The fate of Jackson Public Schools is in the hands of the state's accreditation commission and school board. Advocates have circulated a petition calling for "no state takeover" of JPS.
Photo by Elizabeth Waibel.
JACKSON This week, the Mississippi Commission on School Accreditation will decide whether or not Jackson Public Schools is in a state of emergency. The meeting is the result of a lengthy investigative audit of the school district, which found that JPS is in violation of more than half of the state's accreditation standards.
Advocates, community organizers and the mayor's office plan to protest the impending decision the commission will make in its meeting on Wednesday through circulating a petition to present the commission and the Board of Education.
The #OurJPS rally is scheduled for this afternoon, Sept. 12, at the Mississippi Department of Education auditorium in the old Central High School downtown. Mayor Chokwe Antar Lumumba is expected to attend.
"We're preparing to do whatever it takes to ensure the stability of the school system and to do whatever is in the best interest of Jackson Public School students," he said in a press release.
The #OurJPS campaign has collected more than 1,700 signatures on its petition to the commission and the state board, which demands "No State Takeover of Jackson Public Schools."
It maintains that JPS has addressed and corrected a substantial amount of the audit findings. The petition also says that many of the audit findings are "administrative and procedural" instead of educational in nature.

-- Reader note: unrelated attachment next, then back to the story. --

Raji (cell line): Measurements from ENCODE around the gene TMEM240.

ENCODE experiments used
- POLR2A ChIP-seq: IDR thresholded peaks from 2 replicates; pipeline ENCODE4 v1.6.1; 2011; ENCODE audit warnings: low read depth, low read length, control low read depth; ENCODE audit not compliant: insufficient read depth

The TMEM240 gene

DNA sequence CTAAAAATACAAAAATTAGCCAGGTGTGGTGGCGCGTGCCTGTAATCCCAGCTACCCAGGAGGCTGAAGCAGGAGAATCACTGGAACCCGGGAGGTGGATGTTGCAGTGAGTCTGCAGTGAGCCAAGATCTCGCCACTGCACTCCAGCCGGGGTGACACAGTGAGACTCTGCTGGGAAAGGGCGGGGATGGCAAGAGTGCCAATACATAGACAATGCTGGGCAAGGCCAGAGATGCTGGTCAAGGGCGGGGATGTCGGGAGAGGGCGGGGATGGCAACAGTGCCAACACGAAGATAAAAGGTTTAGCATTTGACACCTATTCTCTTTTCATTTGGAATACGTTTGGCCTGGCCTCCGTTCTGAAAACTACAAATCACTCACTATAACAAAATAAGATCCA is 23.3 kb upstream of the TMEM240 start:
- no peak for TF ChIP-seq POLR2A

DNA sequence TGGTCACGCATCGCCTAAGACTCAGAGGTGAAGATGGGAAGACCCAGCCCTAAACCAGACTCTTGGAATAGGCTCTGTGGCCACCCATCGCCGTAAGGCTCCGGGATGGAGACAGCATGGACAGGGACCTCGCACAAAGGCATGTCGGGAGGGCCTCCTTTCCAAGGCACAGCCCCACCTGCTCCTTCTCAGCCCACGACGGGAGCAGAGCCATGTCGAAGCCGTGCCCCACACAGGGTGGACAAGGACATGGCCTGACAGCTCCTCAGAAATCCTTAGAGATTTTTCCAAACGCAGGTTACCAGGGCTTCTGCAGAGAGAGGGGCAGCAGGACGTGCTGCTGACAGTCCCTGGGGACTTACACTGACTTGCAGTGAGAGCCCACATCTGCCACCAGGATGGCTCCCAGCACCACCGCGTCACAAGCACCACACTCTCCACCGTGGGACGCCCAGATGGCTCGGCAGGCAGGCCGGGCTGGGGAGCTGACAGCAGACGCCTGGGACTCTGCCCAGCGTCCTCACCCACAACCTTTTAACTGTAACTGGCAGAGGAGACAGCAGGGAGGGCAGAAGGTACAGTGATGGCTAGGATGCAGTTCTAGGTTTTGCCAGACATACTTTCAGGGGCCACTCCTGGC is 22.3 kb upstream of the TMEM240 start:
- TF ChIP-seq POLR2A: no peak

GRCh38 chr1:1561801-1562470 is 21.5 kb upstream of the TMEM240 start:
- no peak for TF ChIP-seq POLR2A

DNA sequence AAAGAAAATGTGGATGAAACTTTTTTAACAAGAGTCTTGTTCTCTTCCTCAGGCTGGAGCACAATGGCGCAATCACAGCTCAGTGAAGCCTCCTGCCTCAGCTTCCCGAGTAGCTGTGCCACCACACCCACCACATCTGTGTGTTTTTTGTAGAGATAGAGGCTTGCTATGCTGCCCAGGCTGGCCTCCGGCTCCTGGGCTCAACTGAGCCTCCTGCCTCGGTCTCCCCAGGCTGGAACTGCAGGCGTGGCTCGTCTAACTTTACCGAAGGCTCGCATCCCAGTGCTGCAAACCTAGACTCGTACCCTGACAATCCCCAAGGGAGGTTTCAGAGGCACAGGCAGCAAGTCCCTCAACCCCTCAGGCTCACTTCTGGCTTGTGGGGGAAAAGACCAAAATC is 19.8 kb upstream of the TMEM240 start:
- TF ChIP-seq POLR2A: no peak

"State takeovers of school districts do not yield improvements in student achievement; rather, more often than not, student achievement is stagnated during the short term and delayed over the long term," the petition says. "State takeovers diminish community engagement and involvement, necessary ingredients to increase and enhance district and student success."
If the governor declares a school district to be in a state of emergency, state law allows a broad range of actions. For example, the Board could recommend a conservator to take over the district, and students might be allowed to transfer to other school districts if they apply. The Commission on School Accreditation will hear from both sides at the Wednesday meeting. Lawyers from the Mississippi Department of Education and JPS will have an opportunity to address the commission.
JPS School Board of Trustees members and administrators discussed strategies about the investigative audit twice last week, but both times, reporters were not allowed in the room after the board voted to close their meetings and go into executive sessions.
Email state reporter Arielle Dreher at firstname.lastname@example.org. Follow her on Twitter at @arielle_amara.
Read more of JFP's stories on JPS' struggles at jfp.ms/jps.